The golden rule can help guide you throughout all of your practice at a large law firm or any legal organization, and it should permeate your entire professional career. It relates to a number of areas, such as dealing with opposing counsel, the less fortunate (pro bono work), clients, and co-workers. 1. Opposing Counsel – Be Civil

I constantly tried to create a friendly relationship with my opposing counsel, and even if I could not, then I tried to treat opposing counsel with dignity, courtesy and respect. My 95

approach allowed me to schedule depositions and hearings easier if I had a good relationship with opposing counsel, and it also helped me to resolve discovery disputes with opposing counsel. I always granted extensions on discovery to opposing counsel unless it truly prejudiced my client in some manner. As a result of my treatment of opposing counsel, whenever I needed a few extra days to respond to discovery or a hearing date moved, opposing counsel generally accommodated my scheduling issues. I created such good relationships with opposing counsel that one of them asked me to be a reference for future employment. I gladly said yes. One partner told me that he never heard of an attorney being fired for being too aggressive. And it is true that clients want aggressive attorneys, but you can provide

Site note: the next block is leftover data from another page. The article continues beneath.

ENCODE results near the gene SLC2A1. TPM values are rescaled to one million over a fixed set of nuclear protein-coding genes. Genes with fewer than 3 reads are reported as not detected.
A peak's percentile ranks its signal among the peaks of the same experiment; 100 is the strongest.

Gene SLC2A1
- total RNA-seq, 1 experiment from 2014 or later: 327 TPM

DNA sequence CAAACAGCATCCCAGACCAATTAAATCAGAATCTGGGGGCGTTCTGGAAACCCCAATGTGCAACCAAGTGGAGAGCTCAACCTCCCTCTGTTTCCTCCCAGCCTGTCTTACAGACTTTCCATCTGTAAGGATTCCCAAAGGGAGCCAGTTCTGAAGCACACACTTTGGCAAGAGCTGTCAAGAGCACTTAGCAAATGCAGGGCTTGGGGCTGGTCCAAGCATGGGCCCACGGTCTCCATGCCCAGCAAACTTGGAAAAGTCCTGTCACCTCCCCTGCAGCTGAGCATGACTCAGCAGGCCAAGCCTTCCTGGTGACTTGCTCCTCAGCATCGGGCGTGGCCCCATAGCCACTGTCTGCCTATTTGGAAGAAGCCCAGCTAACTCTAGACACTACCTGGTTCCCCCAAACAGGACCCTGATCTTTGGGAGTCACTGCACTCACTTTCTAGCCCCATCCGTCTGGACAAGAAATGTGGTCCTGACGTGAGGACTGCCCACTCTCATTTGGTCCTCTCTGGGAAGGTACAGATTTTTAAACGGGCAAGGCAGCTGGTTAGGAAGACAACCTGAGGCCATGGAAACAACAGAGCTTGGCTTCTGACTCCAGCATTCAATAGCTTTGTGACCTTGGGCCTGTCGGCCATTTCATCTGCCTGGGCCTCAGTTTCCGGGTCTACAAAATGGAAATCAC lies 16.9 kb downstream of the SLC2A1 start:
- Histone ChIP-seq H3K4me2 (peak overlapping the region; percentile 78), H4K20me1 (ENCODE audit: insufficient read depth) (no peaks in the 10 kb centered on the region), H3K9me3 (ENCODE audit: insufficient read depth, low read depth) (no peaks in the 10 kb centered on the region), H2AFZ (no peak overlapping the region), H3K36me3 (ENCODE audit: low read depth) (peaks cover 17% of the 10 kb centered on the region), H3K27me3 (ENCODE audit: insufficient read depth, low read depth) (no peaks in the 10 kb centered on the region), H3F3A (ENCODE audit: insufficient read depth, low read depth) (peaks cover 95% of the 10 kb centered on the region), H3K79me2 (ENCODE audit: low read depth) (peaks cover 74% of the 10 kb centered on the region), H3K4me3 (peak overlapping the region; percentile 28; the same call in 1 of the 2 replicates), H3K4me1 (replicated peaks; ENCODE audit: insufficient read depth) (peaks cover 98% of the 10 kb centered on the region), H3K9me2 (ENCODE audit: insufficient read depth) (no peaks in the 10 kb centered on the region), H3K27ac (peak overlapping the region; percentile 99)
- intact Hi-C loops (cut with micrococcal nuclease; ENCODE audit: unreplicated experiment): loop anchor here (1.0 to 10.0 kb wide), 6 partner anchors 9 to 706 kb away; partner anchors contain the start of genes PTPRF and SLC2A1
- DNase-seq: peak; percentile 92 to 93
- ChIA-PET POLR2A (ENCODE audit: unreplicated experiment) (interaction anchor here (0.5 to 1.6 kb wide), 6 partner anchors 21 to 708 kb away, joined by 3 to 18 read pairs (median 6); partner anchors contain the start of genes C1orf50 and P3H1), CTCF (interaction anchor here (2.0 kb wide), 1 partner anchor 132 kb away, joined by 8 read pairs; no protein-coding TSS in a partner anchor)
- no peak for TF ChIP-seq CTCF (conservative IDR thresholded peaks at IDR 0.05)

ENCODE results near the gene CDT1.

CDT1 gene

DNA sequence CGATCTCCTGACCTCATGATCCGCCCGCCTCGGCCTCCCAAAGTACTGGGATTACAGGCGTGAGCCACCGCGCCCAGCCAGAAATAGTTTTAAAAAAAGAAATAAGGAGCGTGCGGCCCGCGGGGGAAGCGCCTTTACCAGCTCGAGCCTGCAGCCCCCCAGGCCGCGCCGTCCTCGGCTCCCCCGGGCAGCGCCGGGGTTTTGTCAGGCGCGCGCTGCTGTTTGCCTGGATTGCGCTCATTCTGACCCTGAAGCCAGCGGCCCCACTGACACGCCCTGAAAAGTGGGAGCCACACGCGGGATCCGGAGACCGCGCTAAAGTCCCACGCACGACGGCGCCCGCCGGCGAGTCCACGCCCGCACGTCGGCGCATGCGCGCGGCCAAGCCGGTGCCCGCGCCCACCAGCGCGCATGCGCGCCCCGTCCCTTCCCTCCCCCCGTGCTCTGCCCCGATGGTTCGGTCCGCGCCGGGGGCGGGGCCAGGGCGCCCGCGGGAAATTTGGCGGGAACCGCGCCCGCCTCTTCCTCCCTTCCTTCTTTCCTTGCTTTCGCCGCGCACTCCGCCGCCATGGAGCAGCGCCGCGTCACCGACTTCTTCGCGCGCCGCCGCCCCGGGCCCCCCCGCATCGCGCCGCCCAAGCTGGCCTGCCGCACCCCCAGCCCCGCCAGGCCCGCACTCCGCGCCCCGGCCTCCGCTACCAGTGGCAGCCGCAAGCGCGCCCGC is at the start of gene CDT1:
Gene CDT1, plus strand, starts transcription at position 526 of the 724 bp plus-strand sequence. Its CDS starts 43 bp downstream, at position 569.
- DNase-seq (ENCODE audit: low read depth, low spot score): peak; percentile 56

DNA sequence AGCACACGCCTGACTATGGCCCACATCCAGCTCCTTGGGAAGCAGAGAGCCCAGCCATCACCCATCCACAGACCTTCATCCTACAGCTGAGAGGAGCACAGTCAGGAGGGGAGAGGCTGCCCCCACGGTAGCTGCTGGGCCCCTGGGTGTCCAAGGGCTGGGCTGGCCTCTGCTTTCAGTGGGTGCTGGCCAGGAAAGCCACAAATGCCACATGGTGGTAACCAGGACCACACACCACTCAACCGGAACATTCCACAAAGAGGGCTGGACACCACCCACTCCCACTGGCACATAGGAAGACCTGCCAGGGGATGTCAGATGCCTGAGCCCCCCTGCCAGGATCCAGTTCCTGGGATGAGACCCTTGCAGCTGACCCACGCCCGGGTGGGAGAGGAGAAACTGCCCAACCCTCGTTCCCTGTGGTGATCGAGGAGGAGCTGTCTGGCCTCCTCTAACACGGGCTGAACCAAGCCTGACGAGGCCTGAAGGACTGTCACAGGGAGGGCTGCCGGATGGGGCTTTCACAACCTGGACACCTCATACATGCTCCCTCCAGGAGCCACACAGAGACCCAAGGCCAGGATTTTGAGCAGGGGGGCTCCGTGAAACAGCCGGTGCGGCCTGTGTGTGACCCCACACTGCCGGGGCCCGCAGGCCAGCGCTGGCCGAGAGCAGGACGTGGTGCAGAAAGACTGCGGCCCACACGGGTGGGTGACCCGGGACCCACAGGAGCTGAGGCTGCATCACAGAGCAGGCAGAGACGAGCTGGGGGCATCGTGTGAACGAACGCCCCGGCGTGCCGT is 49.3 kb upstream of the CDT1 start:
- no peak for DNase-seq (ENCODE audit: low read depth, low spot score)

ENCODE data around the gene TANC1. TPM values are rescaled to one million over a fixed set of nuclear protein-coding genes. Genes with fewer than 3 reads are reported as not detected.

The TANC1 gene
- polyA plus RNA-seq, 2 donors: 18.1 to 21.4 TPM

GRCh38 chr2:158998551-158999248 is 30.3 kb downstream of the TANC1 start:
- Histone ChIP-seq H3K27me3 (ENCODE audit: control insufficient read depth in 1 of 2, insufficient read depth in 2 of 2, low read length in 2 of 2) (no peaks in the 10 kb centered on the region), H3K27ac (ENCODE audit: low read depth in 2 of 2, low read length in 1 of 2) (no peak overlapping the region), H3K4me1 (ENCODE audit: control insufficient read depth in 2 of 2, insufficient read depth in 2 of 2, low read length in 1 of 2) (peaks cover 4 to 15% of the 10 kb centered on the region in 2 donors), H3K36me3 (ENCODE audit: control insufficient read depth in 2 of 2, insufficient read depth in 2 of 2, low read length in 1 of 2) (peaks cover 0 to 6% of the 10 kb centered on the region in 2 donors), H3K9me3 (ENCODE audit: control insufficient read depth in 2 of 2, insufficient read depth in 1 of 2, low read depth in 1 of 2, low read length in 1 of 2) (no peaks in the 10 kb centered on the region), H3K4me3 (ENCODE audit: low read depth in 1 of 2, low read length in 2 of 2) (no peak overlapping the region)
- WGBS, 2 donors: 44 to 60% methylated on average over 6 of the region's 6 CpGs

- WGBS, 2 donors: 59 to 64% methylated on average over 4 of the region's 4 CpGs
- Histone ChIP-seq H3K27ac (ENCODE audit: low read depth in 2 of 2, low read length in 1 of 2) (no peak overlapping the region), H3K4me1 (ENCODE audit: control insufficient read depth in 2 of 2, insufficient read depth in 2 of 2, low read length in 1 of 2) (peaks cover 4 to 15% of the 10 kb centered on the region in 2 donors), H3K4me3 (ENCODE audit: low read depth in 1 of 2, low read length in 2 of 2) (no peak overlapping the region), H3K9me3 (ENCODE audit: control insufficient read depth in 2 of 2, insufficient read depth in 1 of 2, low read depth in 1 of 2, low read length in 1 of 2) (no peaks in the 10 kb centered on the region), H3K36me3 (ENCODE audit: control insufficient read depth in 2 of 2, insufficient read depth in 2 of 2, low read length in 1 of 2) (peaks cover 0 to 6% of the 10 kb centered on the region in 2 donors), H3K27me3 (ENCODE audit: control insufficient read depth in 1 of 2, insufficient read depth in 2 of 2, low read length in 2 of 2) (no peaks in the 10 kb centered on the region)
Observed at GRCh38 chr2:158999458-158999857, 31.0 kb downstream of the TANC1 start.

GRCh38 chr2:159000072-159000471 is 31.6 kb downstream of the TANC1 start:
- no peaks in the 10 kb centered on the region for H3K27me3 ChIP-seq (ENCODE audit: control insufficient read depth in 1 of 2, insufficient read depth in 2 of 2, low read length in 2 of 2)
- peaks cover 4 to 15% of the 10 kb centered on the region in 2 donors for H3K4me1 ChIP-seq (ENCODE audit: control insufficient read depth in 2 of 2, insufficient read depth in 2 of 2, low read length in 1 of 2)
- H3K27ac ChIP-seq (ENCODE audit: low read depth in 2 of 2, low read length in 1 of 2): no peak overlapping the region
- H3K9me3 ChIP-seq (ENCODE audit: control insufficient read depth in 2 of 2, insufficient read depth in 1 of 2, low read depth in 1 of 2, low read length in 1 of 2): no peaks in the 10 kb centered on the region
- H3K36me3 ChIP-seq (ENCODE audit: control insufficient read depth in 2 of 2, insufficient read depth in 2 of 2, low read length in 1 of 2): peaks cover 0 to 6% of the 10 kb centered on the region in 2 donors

aggressive, powerful and adversarial representation while still being civil. One partner I worked for told me to use the “24 hour rule” when communicating with opposing counsel. The rule is that you respond to opposing counsel within 24 hours of them contacting you (with clients and co-workers you want to respond as quickly as possible). Even if you cannot provide a substantive response, then you can at least write or say, “I received your email or voicemail, and I will have an opportunity to call you tomorrow,” within the next few days, or whatever the case may be. This helps to create a good working relationship with opposing counsel.44 The 24 hour rule is also a good rule to follow in your everyday life.

See David A. Grenardo, Making Civility Mandatory: Moving From Aspired to Required, 11 CARDOZO PUB. L. POL’Y & ETHICS J. 239, Spring 2013 (discussing numerous rules to follow to maintain civility with opposing counsel, such as ensuring communications with opposing counsel are courteous and civil, and being punctual and prepared).


2. The Less Fortunate – Pro Bono Attorneys have a responsibility to use their abilities and the privilege they have been given to practice law to help those in need of legal services.45 I worked on a number of pro bono matters when I practiced at large law firms, and it was the most rewarding work I did as an attorney. I represented, among others, the developmentally disabled, First